British Columbia

Vancouver woman petitions against dual name crackdown on new IDs

A Surrey woman caught up in a name-change crackdown in B.C. is petitioning to keep her dual last name — despite a deadline of February 2018 to change it or give up her chance for a new B.C. Services Card.

'There has to be something wrong with this'

Katalin Toreky Paziuk was married 15 years using her partner's last name with no problem, until she learned about the rules for the new B.C. Services card. (CBC)

A Surrey woman caught up in a name change crackdown in B.C. is petitioning to keep her dual last name — despite a deadline of February 2018 to change it or give up her chance for a new B.C. Services Card.

The province says anybody applying for an all-in-one B.C. Services Card after April 2016 must use the name on their card that matches their birth certificate, and if it's changed, adhere to the Name Act standards.

That sparked angry comments across social media, as people learned they must legally change their name, unless they opted to take their spouse's and have a marriage certificate.

That is not fair says Katalin Toreky Paziuk, whose double-barrelled last name has never caused a problem since her marriage in 2000.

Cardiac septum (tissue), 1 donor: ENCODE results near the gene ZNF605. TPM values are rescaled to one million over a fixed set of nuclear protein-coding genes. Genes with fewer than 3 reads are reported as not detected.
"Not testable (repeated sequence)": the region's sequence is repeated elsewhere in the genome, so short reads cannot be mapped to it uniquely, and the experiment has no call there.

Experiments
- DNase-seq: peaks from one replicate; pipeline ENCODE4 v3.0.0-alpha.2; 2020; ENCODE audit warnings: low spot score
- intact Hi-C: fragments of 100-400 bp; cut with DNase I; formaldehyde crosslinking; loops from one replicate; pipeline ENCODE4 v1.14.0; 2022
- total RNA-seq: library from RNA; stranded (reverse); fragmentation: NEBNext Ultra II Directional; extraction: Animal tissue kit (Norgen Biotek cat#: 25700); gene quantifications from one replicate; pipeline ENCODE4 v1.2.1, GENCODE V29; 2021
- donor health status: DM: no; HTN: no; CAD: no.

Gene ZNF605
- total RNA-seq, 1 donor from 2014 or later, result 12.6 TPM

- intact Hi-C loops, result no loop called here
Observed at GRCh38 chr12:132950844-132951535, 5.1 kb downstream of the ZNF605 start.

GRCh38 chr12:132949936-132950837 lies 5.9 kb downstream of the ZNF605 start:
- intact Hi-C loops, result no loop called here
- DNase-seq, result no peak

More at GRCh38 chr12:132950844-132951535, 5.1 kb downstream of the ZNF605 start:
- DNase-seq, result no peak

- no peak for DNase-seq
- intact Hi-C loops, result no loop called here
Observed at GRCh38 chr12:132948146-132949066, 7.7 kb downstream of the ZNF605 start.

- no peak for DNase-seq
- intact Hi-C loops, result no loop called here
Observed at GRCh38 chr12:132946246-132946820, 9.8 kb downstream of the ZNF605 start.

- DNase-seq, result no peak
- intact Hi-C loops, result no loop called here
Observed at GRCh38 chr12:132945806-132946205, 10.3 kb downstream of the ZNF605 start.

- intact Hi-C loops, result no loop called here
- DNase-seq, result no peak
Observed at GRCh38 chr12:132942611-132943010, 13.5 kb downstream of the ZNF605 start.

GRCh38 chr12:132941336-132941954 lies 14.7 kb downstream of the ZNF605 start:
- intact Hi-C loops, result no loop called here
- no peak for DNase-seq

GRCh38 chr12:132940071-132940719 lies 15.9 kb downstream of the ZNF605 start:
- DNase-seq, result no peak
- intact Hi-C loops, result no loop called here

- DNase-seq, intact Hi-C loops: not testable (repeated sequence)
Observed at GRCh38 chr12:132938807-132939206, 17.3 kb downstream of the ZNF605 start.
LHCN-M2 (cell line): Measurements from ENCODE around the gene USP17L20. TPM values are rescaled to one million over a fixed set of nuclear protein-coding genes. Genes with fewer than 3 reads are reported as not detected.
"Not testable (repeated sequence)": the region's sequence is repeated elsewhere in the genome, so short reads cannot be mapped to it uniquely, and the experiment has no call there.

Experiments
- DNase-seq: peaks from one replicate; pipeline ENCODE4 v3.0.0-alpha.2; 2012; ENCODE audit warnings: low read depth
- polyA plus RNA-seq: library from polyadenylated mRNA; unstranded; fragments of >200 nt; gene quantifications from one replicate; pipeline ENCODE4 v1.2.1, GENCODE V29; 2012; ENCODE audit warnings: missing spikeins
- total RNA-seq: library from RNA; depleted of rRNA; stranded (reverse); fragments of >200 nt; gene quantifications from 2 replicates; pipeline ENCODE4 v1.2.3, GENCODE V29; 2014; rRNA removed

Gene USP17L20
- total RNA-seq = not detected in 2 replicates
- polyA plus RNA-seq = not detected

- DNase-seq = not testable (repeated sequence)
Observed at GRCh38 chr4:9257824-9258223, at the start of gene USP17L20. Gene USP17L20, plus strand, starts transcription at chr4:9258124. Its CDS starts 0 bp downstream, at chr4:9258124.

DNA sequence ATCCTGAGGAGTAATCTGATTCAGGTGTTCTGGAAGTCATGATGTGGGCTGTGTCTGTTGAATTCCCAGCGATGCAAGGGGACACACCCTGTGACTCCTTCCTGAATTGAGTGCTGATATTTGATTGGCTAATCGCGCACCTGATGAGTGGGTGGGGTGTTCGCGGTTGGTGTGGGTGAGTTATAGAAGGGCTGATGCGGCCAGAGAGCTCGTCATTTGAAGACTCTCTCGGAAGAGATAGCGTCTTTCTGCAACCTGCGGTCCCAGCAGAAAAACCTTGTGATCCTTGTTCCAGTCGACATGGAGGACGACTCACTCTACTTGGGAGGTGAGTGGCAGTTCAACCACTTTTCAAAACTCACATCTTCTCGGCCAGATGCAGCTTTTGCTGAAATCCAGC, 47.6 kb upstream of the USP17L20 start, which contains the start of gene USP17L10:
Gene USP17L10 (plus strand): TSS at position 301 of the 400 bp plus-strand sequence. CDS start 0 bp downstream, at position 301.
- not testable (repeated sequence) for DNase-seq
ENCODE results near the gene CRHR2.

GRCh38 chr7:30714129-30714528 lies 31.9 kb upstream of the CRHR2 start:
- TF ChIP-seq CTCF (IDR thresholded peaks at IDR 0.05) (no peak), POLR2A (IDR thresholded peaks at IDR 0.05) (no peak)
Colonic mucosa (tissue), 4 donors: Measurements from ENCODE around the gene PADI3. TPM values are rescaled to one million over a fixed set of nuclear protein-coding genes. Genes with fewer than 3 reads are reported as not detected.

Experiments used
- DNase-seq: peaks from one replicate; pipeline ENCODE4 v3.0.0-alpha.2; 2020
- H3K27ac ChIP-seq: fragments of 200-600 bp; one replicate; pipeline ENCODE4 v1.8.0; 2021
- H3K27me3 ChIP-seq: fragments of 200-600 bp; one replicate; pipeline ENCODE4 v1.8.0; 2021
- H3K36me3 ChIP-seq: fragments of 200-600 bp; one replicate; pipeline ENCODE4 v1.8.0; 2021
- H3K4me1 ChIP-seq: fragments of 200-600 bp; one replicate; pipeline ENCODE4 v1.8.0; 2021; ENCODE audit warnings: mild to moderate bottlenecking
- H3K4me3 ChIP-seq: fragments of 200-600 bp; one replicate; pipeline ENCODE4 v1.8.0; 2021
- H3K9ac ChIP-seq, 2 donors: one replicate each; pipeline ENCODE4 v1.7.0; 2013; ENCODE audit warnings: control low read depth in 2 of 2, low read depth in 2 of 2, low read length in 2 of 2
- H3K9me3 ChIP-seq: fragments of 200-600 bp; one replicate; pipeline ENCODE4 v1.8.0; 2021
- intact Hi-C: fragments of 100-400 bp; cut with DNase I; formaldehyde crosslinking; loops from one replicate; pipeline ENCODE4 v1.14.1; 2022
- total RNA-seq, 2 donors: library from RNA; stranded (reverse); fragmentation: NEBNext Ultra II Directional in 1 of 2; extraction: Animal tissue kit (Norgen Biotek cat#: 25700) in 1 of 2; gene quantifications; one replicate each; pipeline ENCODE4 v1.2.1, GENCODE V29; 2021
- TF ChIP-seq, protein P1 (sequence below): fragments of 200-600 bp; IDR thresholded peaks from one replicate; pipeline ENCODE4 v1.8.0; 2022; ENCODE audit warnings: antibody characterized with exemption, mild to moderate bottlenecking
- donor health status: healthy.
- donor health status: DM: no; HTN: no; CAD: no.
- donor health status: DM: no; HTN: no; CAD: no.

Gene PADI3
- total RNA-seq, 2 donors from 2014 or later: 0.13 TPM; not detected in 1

"I was feeling so emotional and unhappy about this .There has to be something wrong with this ," said the Surrey woman who first learned of the issue when she was renewing her driver's licence in 2015.

Toreky Paziuk is petitioning Citizens' Services Minister Jinny Sims to allow the "mainstream practice" of hyphenated or dual surnames on B.C. Services cards.

So far, hundreds of people agree. 

The majority of provincial and federal government agencies in Canada will accept a marriage certificate as proof of a person's name.

But the Insurance Corporation of B.C. stopped doing that in April 2016.

"It's only in B.C.," said Toreky Paziuk, who is getting a lot of reaction from others also facing frustration if they've adopted a nickname or combined surnames.

Across the province, people are learning the name they've used to buy a car, a house, fill prescriptions is not legal.

All this kerfuffle is associated with the province's identity card which rolled out four years ago and has, so far, cost $203 million to implement.

B.C.'s Name Act requires hyphenated or dual surnames adopted after marriage to go through a legal name change.

Health Minister Adrian Dix admits the law dates back to the 1940s.

"It may be that our Name Act is out of step with modern realities," Dix told CBC.

But there are, as yet, no plans to change it.

If people are stuck — they can just keep the hyphenated or dual last name on their driver's licence — and get a separate medical card with no photo, using the legal name that they no longer use anywhere else.

The B.C. Services Card, launched in 2013 was supposed to cost $150 million and replace the previous CareCard. It can also be combined with a driver's licence. The implementation has already cost $203 million. (B.C. Government)

With files from Belle Puri